This paper examines the relation between technical possibilities, liberal logics, and the concrete reconfiguration of markets. It focuses on the enrolling of innovations in communication and information technologies into the markets traditionally dominated by stock exchanges. With the development of capacities to trade on-screen, the power of incumbent market makers has been challenged as a less stable array of competing quasi-public and private marketplaces emerges. Developing a case study of the Toronto Stock Exchange, I argue that narrative emphasis on the performative power of sociotechnical innovations, the deterritorialisation of financial relations, and the erosion of state capacities needs qualification. A case is made for the importance of developing an understanding of: the spaces of encounter between emerging social technologies and property rights, rules of exchange, and structures of governance; and the interplay of orderings of different institutional composition and spatial reach in the reconfiguration of market architectures. Only then can a better grasp be gained of the evolving dynamics between making markets, the regulatory powers of the state, and their delimitations.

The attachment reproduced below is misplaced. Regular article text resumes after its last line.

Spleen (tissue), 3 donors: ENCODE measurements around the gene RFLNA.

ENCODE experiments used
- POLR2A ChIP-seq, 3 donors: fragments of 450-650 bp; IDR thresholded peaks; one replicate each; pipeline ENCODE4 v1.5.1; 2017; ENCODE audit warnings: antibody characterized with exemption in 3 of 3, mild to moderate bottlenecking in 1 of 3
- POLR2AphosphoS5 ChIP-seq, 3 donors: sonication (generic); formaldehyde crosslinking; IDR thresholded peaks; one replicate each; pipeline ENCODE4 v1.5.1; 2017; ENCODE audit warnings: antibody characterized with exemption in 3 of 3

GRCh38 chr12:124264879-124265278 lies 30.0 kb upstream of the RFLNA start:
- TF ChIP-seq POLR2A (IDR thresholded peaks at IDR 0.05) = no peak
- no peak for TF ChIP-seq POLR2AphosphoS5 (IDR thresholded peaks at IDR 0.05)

|Journal||Environment and Planning A|
|Publication status||Published - 2007|
- Securities markets
- Stock exchanges
- Toronto Stock Exchange
- Electronic Trading